Newborn wrapped in blanket

Many expectant mothers spend their entire pregnancies preparing for labor and delivery, without giving much thought to what comes next. Though many mothers plan to breastfeed, very few are prepared for what’s actually in store. Whether you have a little one on the way or are snuggling your brand new baby, we gathered some of the most common breastfeeding questions new moms have during the first few weeks with baby.

We sat down with Katie McGee, a Registered Nurse and IBCLC, for a Q&A on how to prepare and what to expect during your first month breastfeeding a newborn.

Three breastfeeding questions from new moms

1. What if I can’t get my newborn to latch?

Don’t panic. Newborns often need time to adjust to life outside of the womb. Holding your new baby on your bare chest, skin-to-skin provides a wealth of benefits to both of you. In that position, you can easily spot subtle cues from your newborn and attempt breastfeeding often. Hold your baby close and keep trying!

2. I am nervous my newborn isn’t getting enough milk. How can I be sure that I am producing enough?

The first milk you produce is colostrum, which is so incredible, you’ll want your new baby to receive every drop. It protects your baby through live cells rich with immunities that will help mature the otherwise immature newborn GI tract. These cells appear in colostrum, and never again will the baby be exposed to them in his or her whole life.

Colostrum is produced in tiny amounts, so it is often thought of as a “lesser” milk. On the contrary, it is incredible. It is actually more like the amniotic fluid your baby has been used to swallowing in the womb. Colostrum is the perfect transition from intra to extra uterine life. Your newborn may nurse briefly and frequently in the early days. This is normal because the colostrum is available in tiny amounts.

As your newborn begins to need and want more milk volume, your milk changes over to mature milk. Lots of breastfeeding (or pumping if you’re not breastfeeding) is needed. This transition is often described as the milk “coming in”. Your milk coming in causes a dramatic change in the volume you produce from drops of colostrum to ounces of mature milk. This is usually felt by a noticeable fullness in the breasts. This process is usually slower for first-time moms and there are many factors like a c-section or premature delivery that can delay this process.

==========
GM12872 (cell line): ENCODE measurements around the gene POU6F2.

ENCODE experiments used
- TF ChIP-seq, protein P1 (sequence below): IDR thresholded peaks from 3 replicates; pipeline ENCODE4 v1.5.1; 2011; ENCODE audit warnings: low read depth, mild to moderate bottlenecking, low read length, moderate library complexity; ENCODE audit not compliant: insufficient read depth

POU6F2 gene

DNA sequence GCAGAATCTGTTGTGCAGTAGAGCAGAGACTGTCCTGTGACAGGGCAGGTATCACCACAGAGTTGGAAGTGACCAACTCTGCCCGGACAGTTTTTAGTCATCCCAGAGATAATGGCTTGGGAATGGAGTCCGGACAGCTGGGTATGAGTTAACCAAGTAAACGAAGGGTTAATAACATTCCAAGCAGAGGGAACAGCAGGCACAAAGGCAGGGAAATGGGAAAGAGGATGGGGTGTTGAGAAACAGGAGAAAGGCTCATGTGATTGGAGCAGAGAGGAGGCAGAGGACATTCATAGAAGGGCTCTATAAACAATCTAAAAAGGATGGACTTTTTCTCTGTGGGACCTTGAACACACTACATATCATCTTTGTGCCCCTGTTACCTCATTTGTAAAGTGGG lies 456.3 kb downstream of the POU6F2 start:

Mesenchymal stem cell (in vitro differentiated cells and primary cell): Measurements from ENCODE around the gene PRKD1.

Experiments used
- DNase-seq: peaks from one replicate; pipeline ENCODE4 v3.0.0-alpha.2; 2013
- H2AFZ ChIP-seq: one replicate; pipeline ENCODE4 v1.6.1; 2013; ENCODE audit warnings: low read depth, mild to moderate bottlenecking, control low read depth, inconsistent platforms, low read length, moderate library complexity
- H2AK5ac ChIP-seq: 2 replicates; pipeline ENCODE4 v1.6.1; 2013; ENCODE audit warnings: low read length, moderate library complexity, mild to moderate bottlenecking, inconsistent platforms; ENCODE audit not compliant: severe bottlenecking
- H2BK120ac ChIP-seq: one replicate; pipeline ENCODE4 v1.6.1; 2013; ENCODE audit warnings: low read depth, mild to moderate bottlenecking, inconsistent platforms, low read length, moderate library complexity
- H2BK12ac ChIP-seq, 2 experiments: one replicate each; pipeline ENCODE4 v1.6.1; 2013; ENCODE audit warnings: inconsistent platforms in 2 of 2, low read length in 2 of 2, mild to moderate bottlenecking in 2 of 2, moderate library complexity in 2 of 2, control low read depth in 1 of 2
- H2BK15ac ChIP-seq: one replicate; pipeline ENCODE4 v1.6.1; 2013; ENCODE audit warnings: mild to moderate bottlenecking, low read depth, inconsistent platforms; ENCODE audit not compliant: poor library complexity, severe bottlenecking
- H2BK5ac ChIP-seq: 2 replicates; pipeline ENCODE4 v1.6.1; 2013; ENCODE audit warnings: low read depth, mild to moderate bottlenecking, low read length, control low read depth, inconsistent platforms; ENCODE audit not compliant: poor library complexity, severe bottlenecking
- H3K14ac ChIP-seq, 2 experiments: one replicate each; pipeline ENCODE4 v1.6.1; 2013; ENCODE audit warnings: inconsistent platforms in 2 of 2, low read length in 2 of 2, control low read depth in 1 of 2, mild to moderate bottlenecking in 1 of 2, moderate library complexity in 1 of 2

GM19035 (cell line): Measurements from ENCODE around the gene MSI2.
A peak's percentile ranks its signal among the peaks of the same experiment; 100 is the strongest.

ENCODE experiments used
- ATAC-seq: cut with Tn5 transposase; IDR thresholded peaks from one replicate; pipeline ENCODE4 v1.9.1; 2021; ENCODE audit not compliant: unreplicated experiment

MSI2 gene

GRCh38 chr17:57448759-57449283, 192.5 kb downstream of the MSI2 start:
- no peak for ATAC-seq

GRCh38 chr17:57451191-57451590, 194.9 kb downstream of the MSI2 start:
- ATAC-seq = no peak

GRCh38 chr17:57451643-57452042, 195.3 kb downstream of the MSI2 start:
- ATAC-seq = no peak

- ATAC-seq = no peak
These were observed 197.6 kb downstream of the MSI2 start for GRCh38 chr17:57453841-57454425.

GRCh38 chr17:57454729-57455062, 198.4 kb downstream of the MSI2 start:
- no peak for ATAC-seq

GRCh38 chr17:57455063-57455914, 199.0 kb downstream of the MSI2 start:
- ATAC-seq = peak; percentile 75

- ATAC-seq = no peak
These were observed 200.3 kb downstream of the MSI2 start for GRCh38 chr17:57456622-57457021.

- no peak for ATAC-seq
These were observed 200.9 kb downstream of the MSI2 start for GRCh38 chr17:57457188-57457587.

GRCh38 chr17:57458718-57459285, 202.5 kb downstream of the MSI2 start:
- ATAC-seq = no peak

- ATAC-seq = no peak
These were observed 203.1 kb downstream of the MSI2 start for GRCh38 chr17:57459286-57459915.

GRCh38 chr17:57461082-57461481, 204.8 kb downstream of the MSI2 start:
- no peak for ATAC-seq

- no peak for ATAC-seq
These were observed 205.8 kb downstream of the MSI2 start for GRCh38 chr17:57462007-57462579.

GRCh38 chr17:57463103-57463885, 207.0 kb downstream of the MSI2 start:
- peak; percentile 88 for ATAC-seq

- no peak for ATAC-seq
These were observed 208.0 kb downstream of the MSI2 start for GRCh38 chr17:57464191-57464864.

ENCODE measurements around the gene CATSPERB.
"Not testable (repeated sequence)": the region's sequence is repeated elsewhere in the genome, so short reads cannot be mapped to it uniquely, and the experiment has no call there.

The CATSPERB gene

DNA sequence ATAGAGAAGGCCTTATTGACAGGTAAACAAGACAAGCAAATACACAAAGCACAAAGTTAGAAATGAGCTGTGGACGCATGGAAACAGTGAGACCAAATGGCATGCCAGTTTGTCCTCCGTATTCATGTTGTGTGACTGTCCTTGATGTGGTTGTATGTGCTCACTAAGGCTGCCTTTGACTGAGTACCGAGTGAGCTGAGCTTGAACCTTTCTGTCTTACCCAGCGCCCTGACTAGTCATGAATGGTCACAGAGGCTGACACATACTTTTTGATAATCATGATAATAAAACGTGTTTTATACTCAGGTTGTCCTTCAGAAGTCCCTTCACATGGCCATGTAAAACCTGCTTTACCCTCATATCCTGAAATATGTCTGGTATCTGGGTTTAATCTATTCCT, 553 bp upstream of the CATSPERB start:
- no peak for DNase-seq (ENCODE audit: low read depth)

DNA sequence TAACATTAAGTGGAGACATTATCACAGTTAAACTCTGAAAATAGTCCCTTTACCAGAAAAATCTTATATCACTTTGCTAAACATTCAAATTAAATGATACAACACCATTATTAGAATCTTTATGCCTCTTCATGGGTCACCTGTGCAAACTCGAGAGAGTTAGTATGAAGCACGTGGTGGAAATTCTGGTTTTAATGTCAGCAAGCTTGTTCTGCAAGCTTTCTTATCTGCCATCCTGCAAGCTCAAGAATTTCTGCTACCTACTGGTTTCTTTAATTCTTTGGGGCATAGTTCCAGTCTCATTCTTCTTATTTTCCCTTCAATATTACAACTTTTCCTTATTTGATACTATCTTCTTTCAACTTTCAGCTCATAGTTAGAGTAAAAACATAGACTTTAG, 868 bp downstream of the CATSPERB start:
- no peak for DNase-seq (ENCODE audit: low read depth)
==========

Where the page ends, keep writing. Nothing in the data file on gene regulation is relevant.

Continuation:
3. My baby newborn keeps falling asleep while nursing. How do I keep her awake?

Newborns sleep a lot. When you place them in the most wonderful, warm, peaceful place in their world, it is natural for the baby to be sleepy. As your baby develops, he will become an efficient nurser and will be able to be more alert and active at the breast. Eventually, putting your baby easily to sleep will likely become one of your favorite parts of nursing. Is your baby having adequate diapers and gaining weight adequately? If so, he is getting what he needs despite being sleepy. If not, see an IBCLC.

It is my personal preference to keep everything at the breast pleasant for the baby. I dislike shocking techniques like cold washcloths on the baby or irritating ones like tickling newborn feet. Alternately, if a mother gently compresses her breast with the hand supporting her breast, a little burst of milk comes down and the sleepy baby is reminded she’s still breastfeeding, and usually starts to nurse again. Gentle stroking of the baby’s head with the other hand supporting her shoulders often works as well. These are techniques a new mother can perform while maintaining hand support on the baby and her breast during breastfeeding.

The first month at home with a newborn is a blur for any mom. Remember that you are doing great, and it does get easier. If you are concerned about any issues you are having, we are here for you and want to help. Contact Ashland Women’s Health with any questions you have, and we will get you the answers to ease your mind.